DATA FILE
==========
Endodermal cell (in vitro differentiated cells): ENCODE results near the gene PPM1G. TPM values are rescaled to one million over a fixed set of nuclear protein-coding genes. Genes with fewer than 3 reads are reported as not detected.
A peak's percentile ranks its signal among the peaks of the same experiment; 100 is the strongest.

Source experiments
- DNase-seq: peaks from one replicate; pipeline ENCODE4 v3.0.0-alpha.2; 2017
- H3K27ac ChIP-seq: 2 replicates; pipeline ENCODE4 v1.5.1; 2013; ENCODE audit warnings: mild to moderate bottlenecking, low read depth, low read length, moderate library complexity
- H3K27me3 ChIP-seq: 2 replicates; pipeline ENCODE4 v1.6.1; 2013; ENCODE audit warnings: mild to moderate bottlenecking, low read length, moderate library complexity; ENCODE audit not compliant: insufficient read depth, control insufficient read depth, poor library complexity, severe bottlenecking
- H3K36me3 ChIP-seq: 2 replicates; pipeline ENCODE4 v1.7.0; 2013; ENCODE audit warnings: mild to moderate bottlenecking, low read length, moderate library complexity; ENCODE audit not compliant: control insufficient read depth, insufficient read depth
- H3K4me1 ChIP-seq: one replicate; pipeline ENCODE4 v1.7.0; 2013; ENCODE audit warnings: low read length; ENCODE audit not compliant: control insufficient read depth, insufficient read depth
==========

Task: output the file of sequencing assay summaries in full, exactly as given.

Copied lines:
Endodermal cell (in vitro differentiated cells): ENCODE results near the gene PPM1G. TPM values are rescaled to one million over a fixed set of nuclear protein-coding genes. Genes with fewer than 3 reads are reported as not detected.
A peak's percentile ranks its signal among the peaks of the same experiment; 100 is the strongest.

Source experiments
- DNase-seq: peaks from one replicate; pipeline ENCODE4 v3.0.0-alpha.2; 2017
- H3K27ac ChIP-seq: 2 replicates; pipeline ENCODE4 v1.5.1; 2013; ENCODE audit warnings: mild to moderate bottlenecking, low read depth, low read length, moderate library complexity
- H3K27me3 ChIP-seq: 2 replicates; pipeline ENCODE4 v1.6.1; 2013; ENCODE audit warnings: mild to moderate bottlenecking, low read length, moderate library complexity; ENCODE audit not compliant: insufficient read depth, control insufficient read depth, poor library complexity, severe bottlenecking
- H3K36me3 ChIP-seq: 2 replicates; pipeline ENCODE4 v1.7.0; 2013; ENCODE audit warnings: mild to moderate bottlenecking, low read length, moderate library complexity; ENCODE audit not compliant: control insufficient read depth, insufficient read depth
- H3K4me1 ChIP-seq: one replicate; pipeline ENCODE4 v1.7.0; 2013; ENCODE audit warnings: low read length; ENCODE audit not compliant: control insufficient read depth, insufficient read depth